Tweets Suggest Patreon Hack May Be GamerGate Related

Jack Conte, musician and founder of Patreon, at the Black Cat in Washington. (Photo: Joe Loong, Creative Commons)

Jack Conte, musician and founder of Patreon, playing at the Black Cat in Washington. (Photo: Joe Loong, Creative Commons)

It appears that GamerGate hackers are behind the attack on crowdfunding site Patreon, as the Observer previously reported.

GamerGate has had a long-standing problem with the service.

A hacker going by the name of “Vince” posted multiple tweets claiming responsibility for the attack on Patreon. The tweets went up on September 28th, which corresponds to when Patreon’s blog post last night said it was hit. Here’s a triumphant message Vince posted:

In one tweet, “Vince” offered others the chance to commit “man in the middle attacks” on users of the site for supporting artists and other creatives in their work. The tweet contained a link to what appears to be an SSL certificate, which the Observer is declining to share.

According to Wikipedia, an “MiTM attack” is one in which “the attacker secretly relays and possibly alters the communication between two parties who believe they are directly communicating with each other.” The posted SSL certificate might be for Patreon or only for the certificate of the testing site described in CEO Jack Conte’s post about the hack.

Patreon was not immediately available for comment about what could be the site’s security certificate.

Vince also posted the following:

Tweets from Twitter user "Vince." (Image: Twitter screenshot)

Tweets from Twitter user “Vince.” (Image: Twitter screenshot)

Another GamerGate supporter, @6tailedkitsune, who was retweeted by “Vince,” posted a link to a page that appears to have all sorts of content from creators’ Patreon accounts on a site called Yiff.party.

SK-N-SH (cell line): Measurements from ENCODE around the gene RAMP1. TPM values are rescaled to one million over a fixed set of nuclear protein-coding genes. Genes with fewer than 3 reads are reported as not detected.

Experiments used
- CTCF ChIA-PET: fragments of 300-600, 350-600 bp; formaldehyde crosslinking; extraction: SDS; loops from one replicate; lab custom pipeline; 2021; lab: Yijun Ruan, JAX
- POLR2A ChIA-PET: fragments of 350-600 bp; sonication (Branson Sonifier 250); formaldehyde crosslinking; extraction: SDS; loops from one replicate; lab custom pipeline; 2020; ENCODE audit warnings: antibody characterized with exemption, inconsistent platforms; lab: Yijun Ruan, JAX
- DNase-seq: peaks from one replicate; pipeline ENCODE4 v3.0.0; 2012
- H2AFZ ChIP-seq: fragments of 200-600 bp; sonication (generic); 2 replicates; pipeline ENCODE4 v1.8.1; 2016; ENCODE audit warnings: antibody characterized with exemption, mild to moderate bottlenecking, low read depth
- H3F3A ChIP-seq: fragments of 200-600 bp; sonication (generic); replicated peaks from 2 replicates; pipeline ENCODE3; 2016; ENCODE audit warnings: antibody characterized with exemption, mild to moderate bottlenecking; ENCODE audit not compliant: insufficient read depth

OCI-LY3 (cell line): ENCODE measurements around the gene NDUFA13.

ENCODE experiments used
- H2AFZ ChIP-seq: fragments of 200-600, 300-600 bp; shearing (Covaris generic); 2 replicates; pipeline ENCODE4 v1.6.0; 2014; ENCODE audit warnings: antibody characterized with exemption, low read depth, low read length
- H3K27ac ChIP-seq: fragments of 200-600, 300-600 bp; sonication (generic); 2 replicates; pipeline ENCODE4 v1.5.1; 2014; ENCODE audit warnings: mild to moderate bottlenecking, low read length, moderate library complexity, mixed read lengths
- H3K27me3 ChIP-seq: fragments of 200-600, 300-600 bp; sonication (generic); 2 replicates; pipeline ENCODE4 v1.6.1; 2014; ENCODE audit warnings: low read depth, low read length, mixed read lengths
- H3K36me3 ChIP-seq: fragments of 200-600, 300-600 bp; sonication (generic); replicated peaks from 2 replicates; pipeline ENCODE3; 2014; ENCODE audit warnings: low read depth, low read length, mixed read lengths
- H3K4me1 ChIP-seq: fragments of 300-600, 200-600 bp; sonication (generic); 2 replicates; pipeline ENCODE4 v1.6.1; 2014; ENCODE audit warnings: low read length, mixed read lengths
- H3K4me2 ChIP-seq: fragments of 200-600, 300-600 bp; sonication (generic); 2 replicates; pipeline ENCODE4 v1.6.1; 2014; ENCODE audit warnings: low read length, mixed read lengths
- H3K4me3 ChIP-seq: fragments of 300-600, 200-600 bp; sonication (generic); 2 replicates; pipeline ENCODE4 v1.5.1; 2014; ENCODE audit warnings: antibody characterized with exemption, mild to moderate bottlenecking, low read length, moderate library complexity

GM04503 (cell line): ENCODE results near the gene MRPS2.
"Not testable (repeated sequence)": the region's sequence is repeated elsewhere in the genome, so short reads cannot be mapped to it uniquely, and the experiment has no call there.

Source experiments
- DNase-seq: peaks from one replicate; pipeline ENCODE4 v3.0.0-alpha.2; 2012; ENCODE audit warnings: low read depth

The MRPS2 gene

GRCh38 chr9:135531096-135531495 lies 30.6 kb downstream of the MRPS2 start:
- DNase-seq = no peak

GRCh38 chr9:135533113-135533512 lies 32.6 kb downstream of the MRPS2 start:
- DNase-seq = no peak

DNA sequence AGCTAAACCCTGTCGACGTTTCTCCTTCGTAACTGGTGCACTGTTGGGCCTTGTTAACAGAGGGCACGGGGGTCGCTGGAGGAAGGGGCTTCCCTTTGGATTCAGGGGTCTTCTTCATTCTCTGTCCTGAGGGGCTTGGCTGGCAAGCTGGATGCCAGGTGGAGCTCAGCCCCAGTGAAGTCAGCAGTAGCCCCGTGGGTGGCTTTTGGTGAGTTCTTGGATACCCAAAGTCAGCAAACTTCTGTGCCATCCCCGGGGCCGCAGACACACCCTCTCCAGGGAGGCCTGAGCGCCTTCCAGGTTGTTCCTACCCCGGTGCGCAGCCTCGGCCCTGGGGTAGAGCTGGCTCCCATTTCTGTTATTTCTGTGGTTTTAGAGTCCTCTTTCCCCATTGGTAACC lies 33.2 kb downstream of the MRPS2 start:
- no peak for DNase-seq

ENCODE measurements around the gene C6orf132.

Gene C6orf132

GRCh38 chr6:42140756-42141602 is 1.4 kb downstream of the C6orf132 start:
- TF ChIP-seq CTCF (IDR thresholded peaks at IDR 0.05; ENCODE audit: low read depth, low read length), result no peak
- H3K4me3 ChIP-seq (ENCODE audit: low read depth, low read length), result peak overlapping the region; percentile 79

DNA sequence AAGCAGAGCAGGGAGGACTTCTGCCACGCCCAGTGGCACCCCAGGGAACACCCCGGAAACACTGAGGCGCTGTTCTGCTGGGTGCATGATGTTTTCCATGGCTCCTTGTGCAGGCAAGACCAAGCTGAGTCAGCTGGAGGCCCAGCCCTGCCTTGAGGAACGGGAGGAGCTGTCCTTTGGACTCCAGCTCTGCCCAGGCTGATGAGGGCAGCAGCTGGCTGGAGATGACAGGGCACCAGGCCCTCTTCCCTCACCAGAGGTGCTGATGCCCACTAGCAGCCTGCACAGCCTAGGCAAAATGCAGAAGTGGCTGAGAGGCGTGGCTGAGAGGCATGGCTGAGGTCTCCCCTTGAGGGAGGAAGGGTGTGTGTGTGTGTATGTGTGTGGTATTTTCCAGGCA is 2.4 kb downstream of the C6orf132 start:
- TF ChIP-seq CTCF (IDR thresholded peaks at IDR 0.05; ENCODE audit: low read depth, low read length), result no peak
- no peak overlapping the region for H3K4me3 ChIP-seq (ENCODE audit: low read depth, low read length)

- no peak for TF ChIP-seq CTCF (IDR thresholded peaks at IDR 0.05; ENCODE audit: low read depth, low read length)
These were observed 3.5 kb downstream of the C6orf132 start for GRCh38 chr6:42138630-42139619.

The site’s content may not be related to the hack. While it does go to a real site, a “yiff party” is a room where furries have sex.

The site has a long list of Patreon creators with their content posted.

Each name on the list corresponds to a creator using Patreon, though it does not appear that every creator using the site is on this list. Looking through the content on the site, there is a lot of furry related material. It’s almost entirely sexy animals.

Each page has a downloadable zip file. The Observer downloaded one. It was filled with drawings of sexy animals. What it didn’t have were email addresses or other identifying information for users.

Also, this page documents all the DMCA requests Yiff.party has gotten, which predates the hack.

@6tailedkitsune may have been making some sort of joke. Or, the hackers might have been making it look like the hack was coming from the furry site. He might not even be a hacker. “Vince,” on the other hand, appears more credible, particularly considering the dates of his tweets.

GamerGate has made it clear, as a community, that it objects to Patreon:

Late last year, the company was pressured to pull the page of a documentary aimed at attacking “social justice warriors,” the main enemies of GamerGate, according to VR World. The documentary in question, “The Sarkeesian Effect,” is no longer listed at all on the site.

In January, a site called The Ralph Retort posted a story about how game maker and Giant Spacekat cofounder Brianna Wu tweeted that she worked with Patreon to prevent Fredrick Brennan, the proprietor of 8chan, from using the site to support his work any longer. 8chan has been a key gathering place for GamerGaters. It was briefly shut out of Google search, as the Observer previously reported. Mr. Brennan recently sold the site.

There is no recent chatter about Patreon on GamerGate’s “almost official” Reddit page, nor on Voat.co or 8chan.

UPDATE: A previous version of this story incorrectly stated that 4chan had sold to the former owner of 2chan. October 1, 2015 11:55 a.m.

Tweets Suggest Patreon Hack May Be GamerGate Related